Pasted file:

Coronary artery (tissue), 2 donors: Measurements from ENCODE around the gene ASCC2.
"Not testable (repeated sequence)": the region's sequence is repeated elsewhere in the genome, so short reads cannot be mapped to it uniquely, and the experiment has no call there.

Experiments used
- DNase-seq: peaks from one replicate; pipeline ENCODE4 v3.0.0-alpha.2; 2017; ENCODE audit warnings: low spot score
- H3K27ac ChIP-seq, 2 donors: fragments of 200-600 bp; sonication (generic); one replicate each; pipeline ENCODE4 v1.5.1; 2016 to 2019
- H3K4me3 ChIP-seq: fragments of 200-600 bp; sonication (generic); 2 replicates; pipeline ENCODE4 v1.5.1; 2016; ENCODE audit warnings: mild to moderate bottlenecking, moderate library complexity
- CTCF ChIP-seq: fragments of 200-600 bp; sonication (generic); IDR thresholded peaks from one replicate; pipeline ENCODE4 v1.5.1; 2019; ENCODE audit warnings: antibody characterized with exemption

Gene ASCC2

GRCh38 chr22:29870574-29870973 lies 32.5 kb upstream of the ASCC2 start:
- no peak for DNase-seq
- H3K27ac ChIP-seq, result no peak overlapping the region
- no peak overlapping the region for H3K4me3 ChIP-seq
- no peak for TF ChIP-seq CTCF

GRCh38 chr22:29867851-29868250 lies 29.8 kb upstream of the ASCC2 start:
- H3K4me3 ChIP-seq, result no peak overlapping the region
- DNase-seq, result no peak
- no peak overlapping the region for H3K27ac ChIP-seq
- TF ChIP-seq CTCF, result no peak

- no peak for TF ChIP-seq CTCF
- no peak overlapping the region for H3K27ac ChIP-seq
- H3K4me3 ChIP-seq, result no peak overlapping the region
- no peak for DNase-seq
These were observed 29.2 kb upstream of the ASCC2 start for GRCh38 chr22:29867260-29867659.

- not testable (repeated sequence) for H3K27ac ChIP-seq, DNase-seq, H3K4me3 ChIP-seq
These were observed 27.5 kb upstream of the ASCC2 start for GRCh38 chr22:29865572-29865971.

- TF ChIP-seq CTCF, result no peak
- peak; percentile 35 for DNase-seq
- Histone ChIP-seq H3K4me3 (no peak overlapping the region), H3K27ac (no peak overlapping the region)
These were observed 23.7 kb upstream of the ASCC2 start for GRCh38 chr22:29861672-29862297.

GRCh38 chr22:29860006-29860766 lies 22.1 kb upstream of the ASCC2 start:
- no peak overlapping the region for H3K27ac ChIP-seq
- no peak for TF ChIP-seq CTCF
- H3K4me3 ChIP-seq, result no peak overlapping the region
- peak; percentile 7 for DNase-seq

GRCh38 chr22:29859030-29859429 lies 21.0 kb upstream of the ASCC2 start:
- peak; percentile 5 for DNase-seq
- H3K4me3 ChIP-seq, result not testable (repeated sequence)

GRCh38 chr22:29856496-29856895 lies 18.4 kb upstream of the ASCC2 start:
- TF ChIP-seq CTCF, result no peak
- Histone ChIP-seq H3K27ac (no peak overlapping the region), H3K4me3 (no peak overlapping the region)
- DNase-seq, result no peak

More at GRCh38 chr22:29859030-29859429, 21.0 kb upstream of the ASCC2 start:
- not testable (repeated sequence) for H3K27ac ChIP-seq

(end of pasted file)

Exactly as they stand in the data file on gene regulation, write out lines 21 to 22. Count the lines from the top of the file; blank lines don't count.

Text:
- H3K4me3 ChIP-seq, result no peak overlapping the region
- no peak for DNase-seq